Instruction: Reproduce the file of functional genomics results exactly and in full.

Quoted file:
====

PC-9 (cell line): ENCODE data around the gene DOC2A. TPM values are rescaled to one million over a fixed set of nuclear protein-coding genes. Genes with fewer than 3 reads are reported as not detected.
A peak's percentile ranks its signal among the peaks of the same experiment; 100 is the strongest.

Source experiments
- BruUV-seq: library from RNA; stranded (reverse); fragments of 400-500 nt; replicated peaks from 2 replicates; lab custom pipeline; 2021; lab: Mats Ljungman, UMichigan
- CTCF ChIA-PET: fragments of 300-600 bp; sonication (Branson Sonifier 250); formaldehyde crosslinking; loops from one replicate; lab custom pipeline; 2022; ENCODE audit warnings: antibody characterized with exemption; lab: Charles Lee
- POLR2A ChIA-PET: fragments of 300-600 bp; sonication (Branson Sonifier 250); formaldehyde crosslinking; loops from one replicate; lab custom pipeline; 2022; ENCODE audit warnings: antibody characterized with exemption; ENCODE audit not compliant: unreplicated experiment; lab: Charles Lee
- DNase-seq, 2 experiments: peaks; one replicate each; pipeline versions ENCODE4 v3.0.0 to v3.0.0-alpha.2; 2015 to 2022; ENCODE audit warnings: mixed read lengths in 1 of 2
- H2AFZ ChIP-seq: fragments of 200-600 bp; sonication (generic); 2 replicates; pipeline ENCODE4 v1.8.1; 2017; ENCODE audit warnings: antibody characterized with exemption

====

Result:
PC-9 (cell line): ENCODE data around the gene DOC2A. TPM values are rescaled to one million over a fixed set of nuclear protein-coding genes. Genes with fewer than 3 reads are reported as not detected.
A peak's percentile ranks its signal among the peaks of the same experiment; 100 is the strongest.

Source experiments
- BruUV-seq: library from RNA; stranded (reverse); fragments of 400-500 nt; replicated peaks from 2 replicates; lab custom pipeline; 2021; lab: Mats Ljungman, UMichigan
- CTCF ChIA-PET: fragments of 300-600 bp; sonication (Branson Sonifier 250); formaldehyde crosslinking; loops from one replicate; lab custom pipeline; 2022; ENCODE audit warnings: antibody characterized with exemption; lab: Charles Lee
- POLR2A ChIA-PET: fragments of 300-600 bp; sonication (Branson Sonifier 250); formaldehyde crosslinking; loops from one replicate; lab custom pipeline; 2022; ENCODE audit warnings: antibody characterized with exemption; ENCODE audit not compliant: unreplicated experiment; lab: Charles Lee
- DNase-seq, 2 experiments: peaks; one replicate each; pipeline versions ENCODE4 v3.0.0 to v3.0.0-alpha.2; 2015 to 2022; ENCODE audit warnings: mixed read lengths in 1 of 2
- H2AFZ ChIP-seq: fragments of 200-600 bp; sonication (generic); 2 replicates; pipeline ENCODE4 v1.8.1; 2017; ENCODE audit warnings: antibody characterized with exemption